Asghar Farhadi … a camera that captures the (taboos) of Iranian society


In the middle of the night, screams hit the silence … the house collapses. The escape becomes hopeless and chaotic. Residents are trying to get one or two of their stuff … at least one coat. Families disintegrate. The disabled need help. The horror shakes everyone. The building that housed Imad (Shehab Hosseini) and Rana (Tranh Alidosti) became uninhabitable, so they had to move. Iranian director Asghar Farhadi tells the story of a married couple who suddenly find themselves mired in a situation that reveals unexpected sides of their personality. In his seventh film, The Seller (2016), Farhadi narrows his focus to stop when a relationship between a married couple breaks down in the struggle of life and traditions. Once again with Farhadi, we are in the heart of Tehran, in the spirit of a married couple, in a narrative space of a struggle that strongly pushes towards jealousy, humiliation, revenge and marital instability. A perfect social mosaic and a game of mistakes and guilt. With immense precision, Farhadi introduces two sardines: one is theatrical (a theatrical rehearsal the couple performs with their band) and the other is real by a hard man. A solid marriage begins to unravel when a dangerous and unexpected moment strikes it. The two strands run parallel, without friction. The sediments continue and the event that afflicted their lives continues, and we are caught between a humiliated woman and a man unable to manage the contradictions that attack him.

The strange thing in all Farhadi cinema is that essential conflict

The strange thing in all Farhadi cinema is that essential conflict. What moves the inner and emotional plot of the characters is extracted from the narrative visual field of the story, and is kept away from the viewer’s “point of view”, giving the story the character of a private semi-police plot, while the viewer is encouraged to think about personality, morals, and imbalances about issues of class, gender, culture and religion in Iranian society. . All this is captured by a gesture-obsessed camera, with the daily bare minimum of detail to make sense of cool conversations.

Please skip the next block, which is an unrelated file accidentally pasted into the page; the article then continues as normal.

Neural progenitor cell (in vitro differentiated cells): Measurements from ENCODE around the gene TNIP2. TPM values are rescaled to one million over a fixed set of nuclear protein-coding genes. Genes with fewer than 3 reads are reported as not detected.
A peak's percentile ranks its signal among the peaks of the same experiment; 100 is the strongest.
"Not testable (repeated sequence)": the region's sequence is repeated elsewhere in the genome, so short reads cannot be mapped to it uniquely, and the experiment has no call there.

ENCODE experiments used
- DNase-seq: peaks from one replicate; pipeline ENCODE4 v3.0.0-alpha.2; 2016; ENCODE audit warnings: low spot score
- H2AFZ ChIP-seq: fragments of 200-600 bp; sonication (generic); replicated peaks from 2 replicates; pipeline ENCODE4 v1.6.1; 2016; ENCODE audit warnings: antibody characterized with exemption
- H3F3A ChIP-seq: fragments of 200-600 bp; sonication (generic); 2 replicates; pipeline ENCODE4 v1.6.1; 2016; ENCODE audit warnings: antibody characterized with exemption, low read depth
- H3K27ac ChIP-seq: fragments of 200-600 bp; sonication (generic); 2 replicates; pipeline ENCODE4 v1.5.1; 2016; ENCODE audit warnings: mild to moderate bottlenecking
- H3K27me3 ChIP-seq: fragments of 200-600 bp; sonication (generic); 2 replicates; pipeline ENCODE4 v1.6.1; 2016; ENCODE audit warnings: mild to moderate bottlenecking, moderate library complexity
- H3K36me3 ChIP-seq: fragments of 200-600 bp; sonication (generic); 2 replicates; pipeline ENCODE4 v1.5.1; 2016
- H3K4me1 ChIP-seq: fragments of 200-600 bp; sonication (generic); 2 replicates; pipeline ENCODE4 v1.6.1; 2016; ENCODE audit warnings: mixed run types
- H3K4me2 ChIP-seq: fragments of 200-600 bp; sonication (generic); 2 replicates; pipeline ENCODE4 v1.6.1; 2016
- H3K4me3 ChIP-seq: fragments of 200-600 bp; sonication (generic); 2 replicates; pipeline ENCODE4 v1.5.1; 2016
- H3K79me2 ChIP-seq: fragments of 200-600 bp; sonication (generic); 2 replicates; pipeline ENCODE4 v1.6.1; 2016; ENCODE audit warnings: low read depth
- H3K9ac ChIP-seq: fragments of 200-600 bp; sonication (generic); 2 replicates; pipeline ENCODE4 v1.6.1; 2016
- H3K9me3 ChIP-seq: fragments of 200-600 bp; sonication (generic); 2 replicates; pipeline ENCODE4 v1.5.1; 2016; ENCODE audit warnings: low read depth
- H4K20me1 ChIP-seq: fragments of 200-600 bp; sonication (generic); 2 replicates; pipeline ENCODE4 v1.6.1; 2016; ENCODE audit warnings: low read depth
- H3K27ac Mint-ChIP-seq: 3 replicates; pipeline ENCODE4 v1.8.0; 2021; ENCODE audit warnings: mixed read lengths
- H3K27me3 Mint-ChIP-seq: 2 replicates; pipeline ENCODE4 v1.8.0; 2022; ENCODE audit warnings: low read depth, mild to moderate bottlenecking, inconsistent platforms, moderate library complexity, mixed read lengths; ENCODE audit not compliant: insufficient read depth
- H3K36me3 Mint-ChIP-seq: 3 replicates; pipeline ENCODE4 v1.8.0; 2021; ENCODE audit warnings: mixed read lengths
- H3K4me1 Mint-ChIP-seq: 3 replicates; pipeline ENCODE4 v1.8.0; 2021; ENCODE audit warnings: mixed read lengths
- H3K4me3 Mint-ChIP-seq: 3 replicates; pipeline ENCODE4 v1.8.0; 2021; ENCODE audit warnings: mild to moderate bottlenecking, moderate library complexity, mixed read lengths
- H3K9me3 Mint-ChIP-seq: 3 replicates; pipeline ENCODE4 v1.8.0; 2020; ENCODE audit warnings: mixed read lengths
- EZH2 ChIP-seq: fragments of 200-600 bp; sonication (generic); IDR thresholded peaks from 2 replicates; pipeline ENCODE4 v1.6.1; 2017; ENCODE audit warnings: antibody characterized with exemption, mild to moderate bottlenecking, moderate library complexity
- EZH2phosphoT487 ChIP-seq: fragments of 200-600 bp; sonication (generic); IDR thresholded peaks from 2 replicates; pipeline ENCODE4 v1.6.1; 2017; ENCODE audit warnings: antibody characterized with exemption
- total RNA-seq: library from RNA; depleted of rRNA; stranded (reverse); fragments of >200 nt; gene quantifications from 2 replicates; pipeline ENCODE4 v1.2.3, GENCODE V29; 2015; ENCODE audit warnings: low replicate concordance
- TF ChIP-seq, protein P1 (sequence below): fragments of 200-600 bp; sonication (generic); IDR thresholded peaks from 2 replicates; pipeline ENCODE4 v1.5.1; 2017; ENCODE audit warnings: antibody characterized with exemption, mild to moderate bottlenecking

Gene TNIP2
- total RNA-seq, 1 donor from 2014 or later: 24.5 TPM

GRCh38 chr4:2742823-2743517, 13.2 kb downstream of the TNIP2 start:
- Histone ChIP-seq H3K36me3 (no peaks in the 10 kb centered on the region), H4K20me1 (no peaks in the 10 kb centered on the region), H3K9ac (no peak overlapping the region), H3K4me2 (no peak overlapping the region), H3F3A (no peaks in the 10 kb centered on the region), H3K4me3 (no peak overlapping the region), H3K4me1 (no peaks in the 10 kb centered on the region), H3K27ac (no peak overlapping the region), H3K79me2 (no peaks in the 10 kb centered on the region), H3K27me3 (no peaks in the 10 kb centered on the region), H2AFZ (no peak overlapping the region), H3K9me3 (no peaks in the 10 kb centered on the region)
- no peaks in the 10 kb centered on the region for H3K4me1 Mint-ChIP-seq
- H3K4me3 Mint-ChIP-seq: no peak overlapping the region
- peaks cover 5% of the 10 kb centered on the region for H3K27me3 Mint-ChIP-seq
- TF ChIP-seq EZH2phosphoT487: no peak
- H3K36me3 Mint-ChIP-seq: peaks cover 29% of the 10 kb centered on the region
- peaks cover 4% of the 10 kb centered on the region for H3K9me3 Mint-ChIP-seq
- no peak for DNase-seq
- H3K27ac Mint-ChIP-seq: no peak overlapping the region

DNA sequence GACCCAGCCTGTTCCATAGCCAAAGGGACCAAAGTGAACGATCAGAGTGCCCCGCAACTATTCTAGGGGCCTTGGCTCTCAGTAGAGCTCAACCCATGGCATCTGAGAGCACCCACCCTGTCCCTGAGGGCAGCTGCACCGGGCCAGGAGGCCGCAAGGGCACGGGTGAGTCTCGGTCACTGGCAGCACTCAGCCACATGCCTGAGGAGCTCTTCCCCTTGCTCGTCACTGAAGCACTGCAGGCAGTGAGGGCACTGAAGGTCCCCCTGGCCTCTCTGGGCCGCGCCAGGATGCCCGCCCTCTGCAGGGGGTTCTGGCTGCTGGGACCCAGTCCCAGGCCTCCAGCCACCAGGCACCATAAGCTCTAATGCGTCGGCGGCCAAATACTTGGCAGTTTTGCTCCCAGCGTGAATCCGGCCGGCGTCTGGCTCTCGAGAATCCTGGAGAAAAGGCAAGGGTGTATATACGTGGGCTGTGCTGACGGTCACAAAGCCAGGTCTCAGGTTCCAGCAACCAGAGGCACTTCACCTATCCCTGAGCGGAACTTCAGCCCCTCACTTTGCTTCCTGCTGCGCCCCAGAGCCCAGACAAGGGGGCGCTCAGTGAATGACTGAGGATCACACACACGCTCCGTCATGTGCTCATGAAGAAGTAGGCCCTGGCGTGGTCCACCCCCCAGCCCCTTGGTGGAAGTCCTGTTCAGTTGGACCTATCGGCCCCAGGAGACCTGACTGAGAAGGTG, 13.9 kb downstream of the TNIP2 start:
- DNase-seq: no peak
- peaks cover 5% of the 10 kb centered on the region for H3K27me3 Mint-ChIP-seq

The film preserves the perfect harmony between tension and emotion, almost like a flame of excitement and melodrama spirit of Farhadi. It doses doses of emotional ups and downs and intrigue in a way that keeps us always eager to collect and collate unexpected information. Farhadi’s cinema is like a puzzle, and what is most surprising is that when we finish the film, we feel that if we watch it again, if we untangle the mystery, we will have a more complete and better picture of this exciting story.

* The Salesman on Netflix


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